Your Search Engine Optimization Guide

Your Search Engine Optimization Guide

Published in Fixed Ops Magazine 2014
See Published Article

Your Search Engine Optimization Guide
Claim your business listings and dominate local SEO.

Car dealerships big and small rely heavily on the local community for sales more than any other business. There was a time when simply hanging a colorful banner and some signs would bring people in by the droves. Then, it was all about purchasing a page in the phonebook, producing a TV ad, or a radio spot. Those things are still good to have on your marketing plan in today’s world, but the serious return on investment is in SEO – search engine optimization. Dominating the local search results online is the single most important thing to do for your dealership because it reaches your customers when they’re looking to buy your service.

97 percent of consumers start their search for a local business on the Internet. More importantly, 70 percent of mobile searches and 59 percent of consumers who used a PC lead to action within one hour. That ends up being around two thirds of consumers running a search query on a weekly basis.

You may be wondering: what exactly is a local search? A search is considered local when a person includes the name of the city and/or town within the search term (example: Hyundai dealers in Houston, TX). Since the majority of consumers are looking for your business in this way, it is terribly important to have accurate information shown across the web.

Major search engines such as Google, Yahoo, and Bing rely heavily on 3rd party data providers for nearly all the data that shows up in their local business listings. There are five different types of directories that house business data: data-aggregators, horizontal directories, industry-specific directories, region-specific directories, and unstructured citations.

Data-aggregators are organizations such as Localeze and Acxiom that compile information from detailed databases on businesses and then sell that information to others. These types of data providers basically feed your business info into a ton of other influential third-party sites, including Google.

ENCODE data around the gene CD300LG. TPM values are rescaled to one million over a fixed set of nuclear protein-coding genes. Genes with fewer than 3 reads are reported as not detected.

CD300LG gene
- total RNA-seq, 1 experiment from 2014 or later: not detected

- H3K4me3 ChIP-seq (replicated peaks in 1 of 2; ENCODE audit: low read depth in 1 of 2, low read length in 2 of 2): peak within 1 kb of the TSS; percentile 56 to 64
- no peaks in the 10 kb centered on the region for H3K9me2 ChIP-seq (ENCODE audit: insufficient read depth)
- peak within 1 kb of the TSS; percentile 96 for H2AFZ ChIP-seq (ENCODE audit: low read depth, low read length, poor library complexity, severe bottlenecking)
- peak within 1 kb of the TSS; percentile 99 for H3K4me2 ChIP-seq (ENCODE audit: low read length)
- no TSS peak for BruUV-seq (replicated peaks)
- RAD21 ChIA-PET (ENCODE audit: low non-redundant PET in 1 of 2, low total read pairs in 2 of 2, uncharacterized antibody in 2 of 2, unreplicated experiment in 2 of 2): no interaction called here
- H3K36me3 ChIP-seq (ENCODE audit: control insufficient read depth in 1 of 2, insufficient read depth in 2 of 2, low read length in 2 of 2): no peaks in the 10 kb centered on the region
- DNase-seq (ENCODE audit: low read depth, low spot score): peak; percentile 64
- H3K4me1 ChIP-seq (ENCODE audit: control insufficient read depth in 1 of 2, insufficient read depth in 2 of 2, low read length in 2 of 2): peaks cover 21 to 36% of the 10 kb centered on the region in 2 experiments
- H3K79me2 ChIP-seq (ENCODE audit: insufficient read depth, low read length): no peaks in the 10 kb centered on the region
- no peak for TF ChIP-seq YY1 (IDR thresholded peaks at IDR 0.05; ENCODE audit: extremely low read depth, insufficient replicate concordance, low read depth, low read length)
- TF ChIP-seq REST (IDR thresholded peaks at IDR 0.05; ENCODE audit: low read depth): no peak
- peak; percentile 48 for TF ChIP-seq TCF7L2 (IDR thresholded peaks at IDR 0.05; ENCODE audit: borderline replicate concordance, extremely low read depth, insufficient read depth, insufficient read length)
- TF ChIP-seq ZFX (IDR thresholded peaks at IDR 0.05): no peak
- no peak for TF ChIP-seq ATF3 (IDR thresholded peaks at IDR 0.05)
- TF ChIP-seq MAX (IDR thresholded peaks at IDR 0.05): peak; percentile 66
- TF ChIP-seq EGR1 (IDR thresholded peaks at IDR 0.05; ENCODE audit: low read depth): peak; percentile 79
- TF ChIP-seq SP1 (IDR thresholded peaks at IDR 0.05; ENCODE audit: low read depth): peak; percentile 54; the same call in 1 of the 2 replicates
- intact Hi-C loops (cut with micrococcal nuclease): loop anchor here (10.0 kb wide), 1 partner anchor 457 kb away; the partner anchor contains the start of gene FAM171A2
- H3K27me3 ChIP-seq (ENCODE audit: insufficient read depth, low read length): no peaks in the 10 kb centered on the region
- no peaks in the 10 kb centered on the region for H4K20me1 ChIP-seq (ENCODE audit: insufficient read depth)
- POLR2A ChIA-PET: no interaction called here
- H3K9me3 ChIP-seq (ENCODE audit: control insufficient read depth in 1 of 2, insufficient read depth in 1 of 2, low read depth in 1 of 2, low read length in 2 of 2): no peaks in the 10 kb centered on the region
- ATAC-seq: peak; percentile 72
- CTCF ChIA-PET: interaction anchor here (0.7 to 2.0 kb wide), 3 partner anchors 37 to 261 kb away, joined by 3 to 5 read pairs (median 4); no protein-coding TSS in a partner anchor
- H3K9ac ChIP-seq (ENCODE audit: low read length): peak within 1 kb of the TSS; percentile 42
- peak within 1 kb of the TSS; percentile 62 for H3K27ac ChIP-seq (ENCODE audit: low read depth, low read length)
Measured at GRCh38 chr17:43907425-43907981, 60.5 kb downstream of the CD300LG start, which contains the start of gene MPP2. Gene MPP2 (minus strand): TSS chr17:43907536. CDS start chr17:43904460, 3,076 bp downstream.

Horizontal directories are listings on review sites such as Yelp and Yahoo. These listings are free to manage and increase our business’ relevance and prominence in a specific city or region. They are almost always connected to maps and mobile searches.

Industry-specific directories are sites such as Carhelp and DealerRater. These are sites that are only focused on the business information in your industry. Many times, these listings are organized geographically, so it’s very beneficial for you to have your listing included on them.

Region-specific directories are sites such as Denver.com/places. These are a lot like the web edition of Yellow Pages because they contain business information for a specified region. Search engines trust these listings because they are local.

Unstructured citations can come from a ton of different places, blogs and social media being the main ones. They include the business name, address and phone number, but not in any particular order. (That’s why they’re considered unstructured.) Popular sites in this category are Facebook, YouTube and Twitter.

By ensuring the information across all of these types of directories is accurate on your business, you are increasing your local SEO exponentially.

A Note about Mapping

It’s not hard to notice that Google maps holds a dominant spot in search engine results. When people are searching for a local business, they want to know exactly where it’s located. It’s the single most clicked on feature in any search result or listing and leads consumers back to your website. It’s also the most eyegrabbing piece in local search results. Mapping is also huge in the mobilesphere; 80 percent of smartphone owners use their phones for GPS and to find local businesses. The ease of use is what makes this so popular among people looking for a service. It provides all of your information in one spot with intuitive design and easy-to-find directions. By ensuring your business has a marker on maps, you are guaranteeing a presence on local search.

What every listing needs

Now that you know the importance of local directories and listings, it’s time to get into the nitty-gritty of what information you need to include. Every site is different in the way they are organized, but the information is basically the same. I’m going to go over the top 3 things every listing needs and why.

Categories

Categories are the single most important part of your listing (under your name, address, phone and website). Search engines use this information when deciding which businesses to show for a particular search query. Many times, if your business isn’t categorized properly (or at all), it isn’t showing up in local search. People run their search based on the category of business they are looking for. This idea stems back from the days of the Yellow Pages. It’s simple and easy to find exactly what you’re looking for if it’s organized and straightforward.